India fact-checkers face threats, jail in misinformation fight

Published November 16, 2022
BOOM’s founder Govindraj Ethiraj speaks with AFP during an interview at their office in Mumbai. — AFP
BOOM’s founder Govindraj Ethiraj speaks with AFP during an interview at their office in Mumbai. — AFP

Hunched over laptops in small office cubicles, a group of Indian fact-checkers is on the frontlines of a war against misinformation, braving online abuse and legal threats.

India has the world’s largest number of certified fact-checking organisations, but many feel outnumbered and outgunned in a country with hundreds of millions of internet users and a climate of growing religious intolerance, hate speech and declining press freedom.

BOOM Live is among the organisations methodically debunking some of the tsunami of falsehoods, but their efforts can feel like a drop in the bucket.

“It’s an unequal fight,” Jency Jacob, managing editor of BOOM Live, told AFP in the firm’s cramped office in a defunct Mumbai industrial complex.

“Fact-checkers are always going to be the underdogs who are going to fight this out… with limited resources.”

On a recent workday in October, Jacob huddled with his small team as an air conditioner blasted cool air and a generator hummed in the background.

The team scoured WhatsApp groups — a leading source of misinformation in India — and trawled the internet for potential stories to debunk: a politician claiming religious minorities were the biggest users of condoms; rumours that the central bank had misplaced bank notes worth millions; footage showing a political party’s rally drew fewer crowds than it claimed.


BOOM, which launched in 2016 and has 15 fact-checkers across India, has its task cut out in a country where hundreds of millions of smartphones, low data costs and a lack of digital literacy have accelerated the spread of internet falsehoods.

Press freedom in the world’s biggest democracy is also increasingly under attack under Hindu nationalist Prime Minister Narendra Modi, activists say.

Read more: Indian media concerns

India fell eight spots this year to 150 out of 180 countries in the World Press Freedom Index compiled by Reporters Without Borders.

Fact-checkers are no exception. They say they are increasingly experiencing vicious trolling and online abuse, especially when tackling posts that seek to inflame religious hatred.

Geeta Seshu, the co-founder of Indian media watchdog Free Speech Collective, points the finger at a motivated right wing as well as vigilante groups who know they have been caught out.

“(They are) worried that they (the fact-checkers) have managed to very successfully and very quickly point out the kind of disinformation and fake news that is being put out,” Seshu told AFP.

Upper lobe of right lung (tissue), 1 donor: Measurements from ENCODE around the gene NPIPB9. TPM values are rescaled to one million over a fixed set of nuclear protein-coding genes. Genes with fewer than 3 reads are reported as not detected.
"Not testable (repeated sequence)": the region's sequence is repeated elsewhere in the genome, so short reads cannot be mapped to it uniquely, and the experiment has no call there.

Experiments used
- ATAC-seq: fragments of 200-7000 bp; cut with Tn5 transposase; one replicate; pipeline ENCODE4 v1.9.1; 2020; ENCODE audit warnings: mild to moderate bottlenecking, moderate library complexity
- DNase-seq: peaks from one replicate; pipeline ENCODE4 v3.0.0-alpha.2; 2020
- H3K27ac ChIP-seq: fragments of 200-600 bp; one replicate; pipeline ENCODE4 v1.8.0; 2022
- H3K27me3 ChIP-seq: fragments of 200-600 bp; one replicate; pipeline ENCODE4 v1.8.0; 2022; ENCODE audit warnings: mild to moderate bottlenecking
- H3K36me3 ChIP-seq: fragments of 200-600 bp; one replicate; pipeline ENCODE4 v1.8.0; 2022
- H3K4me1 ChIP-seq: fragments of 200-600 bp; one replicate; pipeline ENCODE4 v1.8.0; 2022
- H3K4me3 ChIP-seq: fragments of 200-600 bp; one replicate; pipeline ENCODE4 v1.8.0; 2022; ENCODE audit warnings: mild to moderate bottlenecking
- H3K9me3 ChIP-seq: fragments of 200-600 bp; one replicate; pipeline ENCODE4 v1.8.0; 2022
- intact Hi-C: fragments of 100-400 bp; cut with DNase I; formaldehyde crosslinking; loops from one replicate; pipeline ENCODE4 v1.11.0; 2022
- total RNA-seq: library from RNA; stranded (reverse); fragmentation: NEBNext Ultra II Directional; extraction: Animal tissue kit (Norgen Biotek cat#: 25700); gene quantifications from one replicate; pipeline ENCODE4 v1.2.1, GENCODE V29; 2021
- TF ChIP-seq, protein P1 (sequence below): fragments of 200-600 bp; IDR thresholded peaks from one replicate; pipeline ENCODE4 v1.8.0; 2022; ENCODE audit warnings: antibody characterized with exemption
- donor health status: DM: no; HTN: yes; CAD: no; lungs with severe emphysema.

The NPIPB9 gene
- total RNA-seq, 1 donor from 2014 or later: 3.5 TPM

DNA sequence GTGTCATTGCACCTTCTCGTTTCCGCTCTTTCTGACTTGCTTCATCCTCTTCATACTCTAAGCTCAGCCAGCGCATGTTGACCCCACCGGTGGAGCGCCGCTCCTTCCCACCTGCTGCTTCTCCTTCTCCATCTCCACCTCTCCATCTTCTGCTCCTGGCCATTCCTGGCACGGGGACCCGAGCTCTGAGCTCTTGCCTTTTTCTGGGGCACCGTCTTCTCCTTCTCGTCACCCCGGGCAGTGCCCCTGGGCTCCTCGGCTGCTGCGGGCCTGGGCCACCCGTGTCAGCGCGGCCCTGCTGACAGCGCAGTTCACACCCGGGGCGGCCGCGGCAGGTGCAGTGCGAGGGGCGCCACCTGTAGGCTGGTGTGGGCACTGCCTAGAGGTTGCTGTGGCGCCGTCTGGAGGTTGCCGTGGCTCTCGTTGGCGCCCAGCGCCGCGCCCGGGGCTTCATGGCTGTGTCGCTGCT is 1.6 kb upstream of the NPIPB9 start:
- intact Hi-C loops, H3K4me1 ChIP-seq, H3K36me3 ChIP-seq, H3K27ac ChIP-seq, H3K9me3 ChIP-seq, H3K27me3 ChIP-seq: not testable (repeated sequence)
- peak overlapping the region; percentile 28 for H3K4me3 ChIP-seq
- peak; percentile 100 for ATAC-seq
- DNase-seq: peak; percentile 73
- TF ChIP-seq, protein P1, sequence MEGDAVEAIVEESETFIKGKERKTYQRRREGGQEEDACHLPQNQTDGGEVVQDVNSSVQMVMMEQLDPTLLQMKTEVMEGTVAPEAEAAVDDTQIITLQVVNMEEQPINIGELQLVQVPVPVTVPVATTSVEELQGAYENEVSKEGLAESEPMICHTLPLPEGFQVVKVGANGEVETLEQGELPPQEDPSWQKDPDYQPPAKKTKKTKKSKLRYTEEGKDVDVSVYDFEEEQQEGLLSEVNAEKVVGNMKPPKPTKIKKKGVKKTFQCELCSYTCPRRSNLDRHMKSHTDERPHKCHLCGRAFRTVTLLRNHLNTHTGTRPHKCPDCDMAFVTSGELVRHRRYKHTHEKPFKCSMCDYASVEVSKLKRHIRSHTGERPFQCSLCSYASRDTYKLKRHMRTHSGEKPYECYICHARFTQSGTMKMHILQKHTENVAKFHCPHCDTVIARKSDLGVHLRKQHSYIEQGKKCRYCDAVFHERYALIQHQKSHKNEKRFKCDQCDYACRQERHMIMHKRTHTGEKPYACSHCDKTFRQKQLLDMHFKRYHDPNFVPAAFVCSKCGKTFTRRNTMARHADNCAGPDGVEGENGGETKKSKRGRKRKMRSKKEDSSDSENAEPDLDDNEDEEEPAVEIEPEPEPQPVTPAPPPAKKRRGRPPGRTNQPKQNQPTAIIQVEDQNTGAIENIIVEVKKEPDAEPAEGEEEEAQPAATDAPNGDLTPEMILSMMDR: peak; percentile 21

A growing number of fact-checkers face “targeted harassment and threats of litigation”, Enock Nyariki of the International Fact-Checking Network (IFCN) at the Poynter Institute in the United States told AFP.

In June, Mohammed Zubair, co-founder of fact-checking organisation Alt News and a prominent thorn in the side of Modi’s government, was jailed after an anonymous Twitter user accused him of insulting a Hindu god in a four-year-old tweet.

Amid a torrent of abuse by right-wing campaigners, he was granted bail weeks later after battling a pile of cases that left him shuttling between various courts.

Pratik Sinha, the other co-founder of Alt News, said the court battle as well as a slew of defamation notices had added to the financial burden of his organisation, which is entirely funded by donor contributions.

Sinha alleged that those giving money feared retribution after a fintech firm handling the payment gateway to receive donations shared donor data with police following Zubair’s arrest.

“Many (donors) have asked: ‘Is there a way we could give you money indirectly?’” Sinha told AFP.

‘Psychological impact’

India, with a population of 1.4 billion people, has 17 IFCN-certified fact-checking organisations, the most of any country. The United States by comparison has 12.

But the proliferation of misinformation — in hundreds of regional languages — has massively outpaced the growth in fact-checking operations.

The consequences of viral misinformation can be deadly. In 2018, dozens of people were killed in a series of lynchings that rocked the country after false rumours of child kidnapping spread on smartphones.

A 2019 study by Microsoft said India had more internet hoaxes and falsehoods than the rest of the world. It showed that 64 per cent of Indians had encountered “fake news” compared with a global average of 57pc.

As in other countries, Indian fact-checkers operate in an ecosystem where internet lies travel faster than truth, and posts peddling misinformation often get more traction than real news.

BOOM’s recent debunking of false reports of a coup in China — fuelled by multiple Indian accounts as well as some mainstream television channels — highlighted the disturbing reality of misinformation profiteers.

The baseless rumour got so much traction that some online retailers began using the #Chinacoup hashtag to boost posts advertising furniture, cooking ware and appliances, further propelling the lie.

Facing growing pressures, Seshu noted the “psychological impact” on fact-checkers, especially as the job often involves poring over graphic content for long hours.

“It’s not easy,” Seshu said.



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